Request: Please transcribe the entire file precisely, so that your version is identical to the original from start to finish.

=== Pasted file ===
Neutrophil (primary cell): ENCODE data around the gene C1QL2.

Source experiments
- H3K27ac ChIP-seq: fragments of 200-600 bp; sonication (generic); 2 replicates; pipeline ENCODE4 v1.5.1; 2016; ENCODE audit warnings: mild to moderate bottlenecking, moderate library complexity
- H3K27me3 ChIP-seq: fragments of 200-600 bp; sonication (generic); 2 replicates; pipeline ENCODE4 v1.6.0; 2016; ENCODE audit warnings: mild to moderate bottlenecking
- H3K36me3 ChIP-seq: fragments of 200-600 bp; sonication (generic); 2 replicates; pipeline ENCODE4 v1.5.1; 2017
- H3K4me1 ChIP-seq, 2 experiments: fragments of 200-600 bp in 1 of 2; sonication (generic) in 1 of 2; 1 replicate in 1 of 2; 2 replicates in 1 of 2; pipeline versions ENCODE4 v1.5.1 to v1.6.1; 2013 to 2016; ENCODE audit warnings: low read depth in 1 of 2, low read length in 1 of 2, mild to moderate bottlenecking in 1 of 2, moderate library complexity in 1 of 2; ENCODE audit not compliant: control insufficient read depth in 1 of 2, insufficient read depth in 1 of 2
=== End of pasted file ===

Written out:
Neutrophil (primary cell): ENCODE data around the gene C1QL2.

Source experiments
- H3K27ac ChIP-seq: fragments of 200-600 bp; sonication (generic); 2 replicates; pipeline ENCODE4 v1.5.1; 2016; ENCODE audit warnings: mild to moderate bottlenecking, moderate library complexity
- H3K27me3 ChIP-seq: fragments of 200-600 bp; sonication (generic); 2 replicates; pipeline ENCODE4 v1.6.0; 2016; ENCODE audit warnings: mild to moderate bottlenecking
- H3K36me3 ChIP-seq: fragments of 200-600 bp; sonication (generic); 2 replicates; pipeline ENCODE4 v1.5.1; 2017
- H3K4me1 ChIP-seq, 2 experiments: fragments of 200-600 bp in 1 of 2; sonication (generic) in 1 of 2; 1 replicate in 1 of 2; 2 replicates in 1 of 2; pipeline versions ENCODE4 v1.5.1 to v1.6.1; 2013 to 2016; ENCODE audit warnings: low read depth in 1 of 2, low read length in 1 of 2, mild to moderate bottlenecking in 1 of 2, moderate library complexity in 1 of 2; ENCODE audit not compliant: control insufficient read depth in 1 of 2, insufficient read depth in 1 of 2